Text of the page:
Aperanat

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'Aper-'Anati (also written Aper-Anat and Aperanat) was a ruler of Lower Egypt during the Second Intermediate Period in the mid-17th century BC. According to Jürgen von Beckerath he was the second king of the 16th Dynasty and a vassal of the Hyksos kings of the 15th Dynasty. [7] This opinion was recently rejected by Kim Ryholt. In his 1997 study of the Second Intermediate Period, Ryholt argues that the kings of the 16th Dynasty ruled an independent Theban realm c. 16501580 BC. [6] Consequently, Ryholt sees 'Aper-'Anati as an early Hyksos king of the 15th Dynasty, perhaps its second ruler. This analysis has convinced some egyptologists, such as Darrell Baker and Janine Bourriau, [8] [9] but not others including Stephen Quirke. [10]

Lower Egypt northernmost region of Egypt

Lower Egypt is the northernmost region of Egypt: the fertile Nile Delta, between Upper Egypt and the Mediterranean Sea — from El Aiyat, south of modern-day Cairo, and Dahshur. Historically, the Nile River split into seven branches of the delta in Lower Egypt. Lower Egypt was divided into nomes and began to advance as a civilization after 3600 BC. Today, it contains two channels major that flow through the delta of the Nile River.

Second Intermediate Period of Egypt period of Ancient Egyptian history

The Second Intermediate Period marks a period when Ancient Egypt fell into disarray for a second time, between the end of the Middle Kingdom and the start of the New Kingdom.

Jürgen von Beckerath was a German Egyptologist. He was a prolific writer who published countless articles in journals such as Orientalia, Göttinger Miszellen (GM), Journal of the American Research Center in Egypt (JARCE), Archiv für Orientforschung (AfO), and Studien zur Altägyptischen Kultur (SAK) among others. Together with Kenneth Kitchen, he is viewed as one of the foremost scholars on the New Kingdom and the Third Intermediate Period of Egypt.

'Aper-'Anati is only known from a single scarab-seal, now in the Petrie Museum. [1] [11] On the scarab he is given the title of Heka-chasut , which translates as "Ruler of the Foreign Lands" and from which the word Hyksos is derived. Significantly, this title was borne by the early Hyksos kings of the 15th Dynasty. Based on this evidence, Ryholt tentatively proposes that 'Aper-'Anati was the second ruler of the 15th dynasty, [6] but points out that this identification is not certain.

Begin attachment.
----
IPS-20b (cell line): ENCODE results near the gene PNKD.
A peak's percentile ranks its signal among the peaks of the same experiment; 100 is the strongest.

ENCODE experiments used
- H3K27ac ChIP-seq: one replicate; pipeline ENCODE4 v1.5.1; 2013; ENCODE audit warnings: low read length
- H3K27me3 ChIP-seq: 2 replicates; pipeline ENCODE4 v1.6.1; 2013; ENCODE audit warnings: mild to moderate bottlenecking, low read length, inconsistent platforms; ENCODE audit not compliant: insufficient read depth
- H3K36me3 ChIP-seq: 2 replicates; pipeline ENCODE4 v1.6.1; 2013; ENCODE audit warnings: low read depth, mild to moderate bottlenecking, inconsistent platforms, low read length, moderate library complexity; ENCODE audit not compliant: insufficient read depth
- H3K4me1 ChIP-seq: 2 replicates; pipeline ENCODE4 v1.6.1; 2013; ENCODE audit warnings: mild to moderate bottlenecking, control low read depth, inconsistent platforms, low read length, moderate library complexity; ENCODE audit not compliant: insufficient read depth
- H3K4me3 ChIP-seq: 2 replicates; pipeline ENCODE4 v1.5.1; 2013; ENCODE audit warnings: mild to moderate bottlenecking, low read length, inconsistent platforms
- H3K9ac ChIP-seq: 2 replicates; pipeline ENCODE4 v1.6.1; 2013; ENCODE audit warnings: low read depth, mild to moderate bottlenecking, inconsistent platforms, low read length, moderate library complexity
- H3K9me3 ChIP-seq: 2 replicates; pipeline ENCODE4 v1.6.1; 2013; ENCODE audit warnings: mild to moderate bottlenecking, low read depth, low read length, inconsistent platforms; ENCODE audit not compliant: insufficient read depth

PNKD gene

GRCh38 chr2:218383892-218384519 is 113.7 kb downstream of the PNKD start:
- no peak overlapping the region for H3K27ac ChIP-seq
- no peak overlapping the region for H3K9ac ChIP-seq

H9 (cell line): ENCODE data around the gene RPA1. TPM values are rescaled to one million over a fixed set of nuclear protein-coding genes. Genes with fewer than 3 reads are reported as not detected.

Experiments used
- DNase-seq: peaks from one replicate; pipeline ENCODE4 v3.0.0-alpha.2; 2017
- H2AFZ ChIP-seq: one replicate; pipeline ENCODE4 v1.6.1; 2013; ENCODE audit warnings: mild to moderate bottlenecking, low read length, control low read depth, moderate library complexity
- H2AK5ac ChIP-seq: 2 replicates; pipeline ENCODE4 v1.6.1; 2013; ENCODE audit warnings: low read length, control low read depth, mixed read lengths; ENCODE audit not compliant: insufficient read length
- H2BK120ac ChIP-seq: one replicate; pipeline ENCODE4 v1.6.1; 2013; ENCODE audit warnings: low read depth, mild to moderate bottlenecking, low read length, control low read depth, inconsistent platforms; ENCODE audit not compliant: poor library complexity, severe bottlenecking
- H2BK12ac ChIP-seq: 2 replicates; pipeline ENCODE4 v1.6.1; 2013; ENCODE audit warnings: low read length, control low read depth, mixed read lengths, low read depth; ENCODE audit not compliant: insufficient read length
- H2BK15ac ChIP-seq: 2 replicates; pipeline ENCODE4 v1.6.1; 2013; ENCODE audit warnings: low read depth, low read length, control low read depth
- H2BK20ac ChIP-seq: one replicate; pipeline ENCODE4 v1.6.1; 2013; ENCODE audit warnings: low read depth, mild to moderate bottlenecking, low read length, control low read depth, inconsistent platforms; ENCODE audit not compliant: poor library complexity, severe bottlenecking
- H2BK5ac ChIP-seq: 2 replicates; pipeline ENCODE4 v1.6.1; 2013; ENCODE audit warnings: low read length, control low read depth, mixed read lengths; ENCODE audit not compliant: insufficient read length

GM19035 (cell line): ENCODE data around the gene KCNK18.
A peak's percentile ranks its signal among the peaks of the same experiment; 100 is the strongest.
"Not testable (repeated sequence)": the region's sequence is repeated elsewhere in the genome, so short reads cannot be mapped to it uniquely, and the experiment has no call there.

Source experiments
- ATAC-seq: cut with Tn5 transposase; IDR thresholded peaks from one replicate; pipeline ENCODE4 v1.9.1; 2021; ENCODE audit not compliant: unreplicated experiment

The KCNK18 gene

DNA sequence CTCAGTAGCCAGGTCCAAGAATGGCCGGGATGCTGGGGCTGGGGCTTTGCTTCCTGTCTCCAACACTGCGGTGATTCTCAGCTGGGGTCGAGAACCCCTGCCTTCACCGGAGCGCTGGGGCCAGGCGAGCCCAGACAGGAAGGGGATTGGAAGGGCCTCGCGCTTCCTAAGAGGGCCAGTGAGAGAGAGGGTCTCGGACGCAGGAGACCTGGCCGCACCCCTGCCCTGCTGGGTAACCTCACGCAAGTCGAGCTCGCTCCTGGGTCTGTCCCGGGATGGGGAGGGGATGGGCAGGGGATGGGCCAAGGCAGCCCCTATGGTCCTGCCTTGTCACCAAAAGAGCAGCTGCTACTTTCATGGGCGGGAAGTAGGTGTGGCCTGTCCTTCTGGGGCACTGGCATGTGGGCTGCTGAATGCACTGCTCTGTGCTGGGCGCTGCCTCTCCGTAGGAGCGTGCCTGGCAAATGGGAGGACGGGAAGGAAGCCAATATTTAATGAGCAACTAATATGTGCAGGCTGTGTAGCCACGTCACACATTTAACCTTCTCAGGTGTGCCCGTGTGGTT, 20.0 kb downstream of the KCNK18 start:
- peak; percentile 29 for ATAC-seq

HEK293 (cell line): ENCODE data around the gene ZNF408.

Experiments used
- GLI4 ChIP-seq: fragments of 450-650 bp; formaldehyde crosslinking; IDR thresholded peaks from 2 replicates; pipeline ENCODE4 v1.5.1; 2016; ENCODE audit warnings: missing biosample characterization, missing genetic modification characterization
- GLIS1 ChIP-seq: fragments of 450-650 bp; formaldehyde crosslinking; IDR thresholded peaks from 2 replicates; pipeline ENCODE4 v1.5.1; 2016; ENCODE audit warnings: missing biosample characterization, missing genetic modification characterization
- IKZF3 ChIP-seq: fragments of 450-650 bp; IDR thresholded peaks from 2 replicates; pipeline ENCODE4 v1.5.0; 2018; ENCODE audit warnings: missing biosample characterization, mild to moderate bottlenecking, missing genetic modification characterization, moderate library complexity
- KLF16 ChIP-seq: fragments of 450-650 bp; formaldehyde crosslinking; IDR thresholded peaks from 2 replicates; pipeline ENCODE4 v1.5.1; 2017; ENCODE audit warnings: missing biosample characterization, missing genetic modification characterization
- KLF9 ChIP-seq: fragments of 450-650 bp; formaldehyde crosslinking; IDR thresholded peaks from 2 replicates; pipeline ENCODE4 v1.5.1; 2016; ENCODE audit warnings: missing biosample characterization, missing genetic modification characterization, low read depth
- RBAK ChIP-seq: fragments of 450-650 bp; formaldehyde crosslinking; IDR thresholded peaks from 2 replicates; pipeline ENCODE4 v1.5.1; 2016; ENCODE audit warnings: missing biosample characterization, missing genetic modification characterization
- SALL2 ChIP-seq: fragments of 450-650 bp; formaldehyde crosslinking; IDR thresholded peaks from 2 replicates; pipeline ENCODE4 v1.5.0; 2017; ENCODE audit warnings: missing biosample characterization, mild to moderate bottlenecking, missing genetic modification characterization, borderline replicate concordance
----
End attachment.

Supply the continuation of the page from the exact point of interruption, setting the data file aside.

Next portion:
Kim Steven Bardrum Ryholt is a professor of Egyptology at the University of Copenhagen and a specialist on Egyptian history and literature. He is director of the research center Canon and Identity Formation in the Earliest Literate Societies under the University of Copenhagen Programme of Excellence and director of The Papyrus Carlsberg Collection & Project.

The 15th, 16th, and 17th Dynasties of ancient Egypt are often combined under the group title, Second Intermediate Period. The 15th Dynasty dates approximately from 1650 to 1550 BC. The dynasty was foreign to ancient Egypt, founded by Salitis, a Hyksos from West Asia whose people had invaded the country and conquered Lower Egypt.

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References

  1. 1 2 3 Flinders Petrie: Scarabs and cylinders with names (1917), available copyright-free here, pl. XXI, n. 15.1
  2. Scarab of 'Aper-'Anati, catalog of the Petrie Museum
  3. Scarab seal of Aperanat on Digital Egypt
  4. Scarab of 'Aper-'Anati, catalog of the Petrie Museum
  5. Scarab seal of Aperanat on Digital Egypt
  6. 1 2 3 Kim Ryholt: The Political Situation in Egypt during the Second Intermediate Period, c.1800–1550 BC, Carsten Niebuhr Institute Publications, vol. 20. Copenhagen: Museum Tusculanum Press, 1997, excerpts available online here.
  7. Jürgen von Beckerath: Handbuch der ägyptischen Königsnamen, Münchner ägyptologische Studien, Heft 49, Mainz : P. von Zabern, 1999, ISBN   3-8053-2591-6
  8. Darrell D. Baker: The Encyclopedia of the Pharaohs: Volume I - Predynastic to the Twentieth Dynasty 3300–1069 BC, Stacey International, ISBN   978-1-905299-37-9, 2008, p. 6061
  9. Janine Bourriau, Ian Shaw (editor): The Oxford history of ancient Egypt, chapter The Second Intermediate Period, Oxford University Press, Oxford 2003, ISBN   0-19-280458-8,
  10. Stephen Quirke, Marcel Maree (editor): The Second Intermediate Period Thirteenth - Seventeenth Dynasties, Current Research, Future Prospects, Leuven 2011, Paris — Walpole, MA. ISBN   978-9042922280, p. 56, n. 6
  11. Geoffrey Thorndike Martin: Egyptian administrative and private-name seals, principally of the Middle Kingdom and Second Intermediate Period, Griffith Institute 1971, ISBN   978-0900416019, see p. 30, seal No. 318